One particularly interesting aspect of both this book and its predecessor, Raising the Devil, is their exploration of some of the connections between occult practices (especially spiritualism) and fundamentalist Christianity. While many occultists and fundamentalist Christians may prefer not to acknowledge these connections, they are important to a full understanding of the movements involved.

Lucifer Ascending also addresses gender issues. In his discussions of, in particular, the dumb supper, mirror gazing, the Ouija board, and the Welsh revival, Ellis analyses occult practices as a way of critiquing, parodying, and occasionally outright rebelling against traditional gender roles. For instance, he notes that use of the Ouija board often involves interaction with personalities who are misogynist and use obscene language. These beings, however, are often effectively dealt with when a woman addresses them in an aggressive and equally obscene way. Ellis suggests that this can be and often is “satisfying” for those women, while also acknowledging that interaction of this sort may be problematic for “women with deeply seated fears of domination” (196).

The overall organisation of the book is quite good. The main themes are very clearly set out and addressed early in the work. Some of Ellis’ key terms are also defined early and the definitions themselves are very nicely done. Ellis does a particularly impressive job with the term “legend”; he pulls together quite adequately in two paragraphs the complex discourse among folklorists about the nature of legend and produces a useful statement about what a legend is and how it functions. Likewise, his definition of the troublesome term “fetish” is very clear and useful.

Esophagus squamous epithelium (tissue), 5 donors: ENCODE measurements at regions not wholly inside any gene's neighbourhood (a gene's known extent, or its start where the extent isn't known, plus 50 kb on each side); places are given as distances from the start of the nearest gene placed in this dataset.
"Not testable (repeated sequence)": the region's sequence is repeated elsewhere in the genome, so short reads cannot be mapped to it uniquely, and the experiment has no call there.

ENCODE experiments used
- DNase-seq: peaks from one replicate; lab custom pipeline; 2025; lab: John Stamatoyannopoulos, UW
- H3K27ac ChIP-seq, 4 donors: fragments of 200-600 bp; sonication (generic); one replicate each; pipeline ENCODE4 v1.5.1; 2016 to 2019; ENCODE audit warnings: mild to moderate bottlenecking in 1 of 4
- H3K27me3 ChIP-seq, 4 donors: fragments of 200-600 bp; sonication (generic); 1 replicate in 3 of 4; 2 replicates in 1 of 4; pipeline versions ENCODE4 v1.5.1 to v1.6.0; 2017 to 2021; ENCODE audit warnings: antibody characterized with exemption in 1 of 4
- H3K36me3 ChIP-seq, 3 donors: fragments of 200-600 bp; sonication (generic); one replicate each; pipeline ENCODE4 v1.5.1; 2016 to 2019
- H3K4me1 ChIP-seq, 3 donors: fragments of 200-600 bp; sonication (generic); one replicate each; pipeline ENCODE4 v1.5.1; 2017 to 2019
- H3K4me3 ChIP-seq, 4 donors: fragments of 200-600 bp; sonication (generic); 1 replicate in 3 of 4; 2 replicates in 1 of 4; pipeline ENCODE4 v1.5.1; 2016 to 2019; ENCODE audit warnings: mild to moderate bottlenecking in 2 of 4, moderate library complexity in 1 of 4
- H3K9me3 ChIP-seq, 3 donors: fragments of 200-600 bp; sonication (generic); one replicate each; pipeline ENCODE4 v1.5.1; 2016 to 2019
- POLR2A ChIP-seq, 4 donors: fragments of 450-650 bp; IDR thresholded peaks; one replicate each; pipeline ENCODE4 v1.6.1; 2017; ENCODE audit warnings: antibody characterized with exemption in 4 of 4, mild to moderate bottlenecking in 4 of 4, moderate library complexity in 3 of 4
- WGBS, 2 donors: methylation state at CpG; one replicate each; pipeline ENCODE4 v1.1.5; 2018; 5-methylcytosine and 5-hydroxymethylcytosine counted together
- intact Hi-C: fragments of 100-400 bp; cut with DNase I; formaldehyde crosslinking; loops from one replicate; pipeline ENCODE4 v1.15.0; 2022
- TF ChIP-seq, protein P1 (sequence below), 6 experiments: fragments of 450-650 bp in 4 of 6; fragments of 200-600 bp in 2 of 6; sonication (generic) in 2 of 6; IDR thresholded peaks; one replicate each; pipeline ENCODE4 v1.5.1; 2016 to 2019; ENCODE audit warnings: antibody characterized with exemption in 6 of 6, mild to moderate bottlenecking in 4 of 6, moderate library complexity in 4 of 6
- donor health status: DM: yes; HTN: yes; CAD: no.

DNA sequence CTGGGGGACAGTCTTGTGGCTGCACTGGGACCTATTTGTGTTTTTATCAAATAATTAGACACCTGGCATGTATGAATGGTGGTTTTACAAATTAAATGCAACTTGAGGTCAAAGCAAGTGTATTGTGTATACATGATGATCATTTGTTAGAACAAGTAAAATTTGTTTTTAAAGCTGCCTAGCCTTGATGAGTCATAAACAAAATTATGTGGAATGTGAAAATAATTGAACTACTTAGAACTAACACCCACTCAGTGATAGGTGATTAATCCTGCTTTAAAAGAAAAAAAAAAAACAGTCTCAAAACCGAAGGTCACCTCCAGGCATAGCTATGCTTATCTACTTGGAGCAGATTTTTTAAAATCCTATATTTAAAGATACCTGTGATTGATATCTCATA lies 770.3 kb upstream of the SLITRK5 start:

The book is very thoroughly researched. Unfortunately, the quality of the editing does not match the quality of the research. Editing problems have resulted in some minor organisational problems and occasional confusion. For instance, in two different places, Ellis asks “What is a fetish?” and the answers to the question are fairly similar in content and phrasing (18, 49). Other editing problems are relatively minor, but still potentially confusing. For instance, while discussing the word “fetish,” Ellis asserts that “originally” it was used with a particular meaning in a particular context, but then goes on to give a previous use and to discuss cognates and earlier forms of the word (51). The number of problems of this type in the book, while not outrageous, does seem to be higher than one would usually expect in a text of this length. Since the overall organisation of this book is quite good, however, Ellis’ main ideas are, despite these problems, reasonably easy to follow. Confusing discussion is limited to relatively unimportant points.

Overall, despite some minor problems, this is a good book that is likely to be of significant use to scholars and of interest to many general readers. It takes a complex, nuanced, and balanced look at topics that are currently highly loaded in our culture and draws some interesting conclusions.